VSE and x.v. color


I’m quite beginner with these so this might be stupid question but:
I have AVCHD videos (.mts) recorded with x.v.Color (aka xvYCC; a color space that allows 1.8x bigger color gamut than sRGB) enabled and I would like to edit them with Blender VSE. The problem is, that I don’t know if Blender(or OpenColorIO+ffmpeg) will handle the colors correctly, or will the color space be reduced? Video preview looks ok but in chroma vectorscope view colors seem to be somehow blocky, is this normal?

How should I input and output the videos from Blender to preserve the extra gamut?
Should I play with OpenColorIO LUTs/codec settings or something?
Currently I don’t have a screen which would support x.v.color so unfortunately I can’t test this in practice. :frowning:

Can’t answer core issue but the vector does look aliased to me (meaning missing or truncated colours). You can ask the VSE to process each strip as a specific input type, see strip properties (N key):

And apply linear modifiers per strip for colour correction etc.

Blender uses the swscale component to convert the video to sRGB at 8 bits per pixel. So you aren’t looking at the raw data format.

As above.

You cannot. You may be able to deal with it, but it will require a little knowledge.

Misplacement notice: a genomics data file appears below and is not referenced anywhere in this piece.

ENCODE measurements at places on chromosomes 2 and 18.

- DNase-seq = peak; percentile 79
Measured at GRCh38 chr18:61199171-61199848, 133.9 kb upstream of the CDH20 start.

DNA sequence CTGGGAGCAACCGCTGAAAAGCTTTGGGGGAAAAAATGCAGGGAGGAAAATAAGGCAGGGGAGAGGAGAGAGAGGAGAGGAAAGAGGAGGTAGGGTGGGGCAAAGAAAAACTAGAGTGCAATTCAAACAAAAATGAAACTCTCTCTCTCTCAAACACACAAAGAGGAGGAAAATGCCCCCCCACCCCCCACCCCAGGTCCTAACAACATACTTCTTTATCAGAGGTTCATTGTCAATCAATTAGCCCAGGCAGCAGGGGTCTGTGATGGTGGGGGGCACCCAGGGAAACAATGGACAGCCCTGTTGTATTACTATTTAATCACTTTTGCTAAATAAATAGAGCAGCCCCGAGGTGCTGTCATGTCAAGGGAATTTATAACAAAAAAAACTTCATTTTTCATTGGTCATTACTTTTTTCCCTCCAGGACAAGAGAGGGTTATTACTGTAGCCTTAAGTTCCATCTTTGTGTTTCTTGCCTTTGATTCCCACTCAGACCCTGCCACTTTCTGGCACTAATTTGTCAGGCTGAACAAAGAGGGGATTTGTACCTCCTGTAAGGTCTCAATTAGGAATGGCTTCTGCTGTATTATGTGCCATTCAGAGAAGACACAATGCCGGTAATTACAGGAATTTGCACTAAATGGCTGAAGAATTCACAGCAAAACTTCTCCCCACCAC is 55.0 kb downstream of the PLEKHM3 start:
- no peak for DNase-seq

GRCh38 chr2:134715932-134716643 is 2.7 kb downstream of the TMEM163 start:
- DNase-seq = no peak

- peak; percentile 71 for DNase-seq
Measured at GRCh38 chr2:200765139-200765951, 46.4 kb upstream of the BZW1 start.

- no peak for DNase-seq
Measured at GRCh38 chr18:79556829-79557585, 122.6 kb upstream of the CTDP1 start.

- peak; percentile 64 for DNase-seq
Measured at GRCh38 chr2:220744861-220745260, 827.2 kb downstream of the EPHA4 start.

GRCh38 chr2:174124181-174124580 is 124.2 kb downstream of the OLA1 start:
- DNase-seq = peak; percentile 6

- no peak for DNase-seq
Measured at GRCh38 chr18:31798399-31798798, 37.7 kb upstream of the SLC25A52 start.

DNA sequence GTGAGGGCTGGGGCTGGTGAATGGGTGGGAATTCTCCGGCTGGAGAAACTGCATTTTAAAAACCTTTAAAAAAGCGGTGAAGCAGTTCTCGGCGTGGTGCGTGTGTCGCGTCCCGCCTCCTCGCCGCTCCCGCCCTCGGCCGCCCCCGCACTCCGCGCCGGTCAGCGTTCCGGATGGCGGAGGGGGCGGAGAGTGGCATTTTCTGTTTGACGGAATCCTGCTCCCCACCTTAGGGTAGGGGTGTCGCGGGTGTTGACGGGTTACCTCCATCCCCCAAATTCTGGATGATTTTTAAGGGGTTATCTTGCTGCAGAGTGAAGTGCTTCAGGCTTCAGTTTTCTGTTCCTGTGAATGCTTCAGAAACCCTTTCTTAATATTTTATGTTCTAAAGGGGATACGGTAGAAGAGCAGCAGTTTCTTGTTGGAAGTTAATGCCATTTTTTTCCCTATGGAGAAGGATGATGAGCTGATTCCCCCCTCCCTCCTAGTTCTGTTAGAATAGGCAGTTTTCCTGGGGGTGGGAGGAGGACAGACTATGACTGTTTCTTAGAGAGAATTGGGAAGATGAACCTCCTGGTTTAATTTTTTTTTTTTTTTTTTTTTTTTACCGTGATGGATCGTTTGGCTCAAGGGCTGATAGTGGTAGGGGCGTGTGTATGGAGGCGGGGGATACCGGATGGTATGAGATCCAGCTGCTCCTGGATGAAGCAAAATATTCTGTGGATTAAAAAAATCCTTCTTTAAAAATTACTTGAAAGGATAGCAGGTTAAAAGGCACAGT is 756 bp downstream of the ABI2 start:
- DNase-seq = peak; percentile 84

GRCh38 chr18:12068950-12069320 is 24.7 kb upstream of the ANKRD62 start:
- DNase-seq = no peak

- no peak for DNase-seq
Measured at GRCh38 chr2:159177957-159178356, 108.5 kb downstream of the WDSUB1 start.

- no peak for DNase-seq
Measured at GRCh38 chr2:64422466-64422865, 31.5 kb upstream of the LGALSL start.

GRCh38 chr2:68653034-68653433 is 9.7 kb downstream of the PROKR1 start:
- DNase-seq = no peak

It won’t make any difference as the footage is sRGB as above.

You don’t need one. You only care about data fidelity for this.

While I am not familiar with this specific codec, it shouldn’t be too complex to peel out the low data and recompose it at full bit depth.

You could either use FFMPEG to dump deeper already sRGB footage as a start, or dump raw YCbCr and handle the scaling and transformations yourself.

If you can figure out how to dump the raw YCbCr to still formats, and assert the lower level nature of the particular footage, I might be able to help you figure out how to get it into viewable sRGB, while leaving it in a wider gamut space.

The typical process would be to dump the raw planes, figure out the scaling on the planes, scale them all up to the same resolution and combine them using a proper transform. At that point you can leave your footage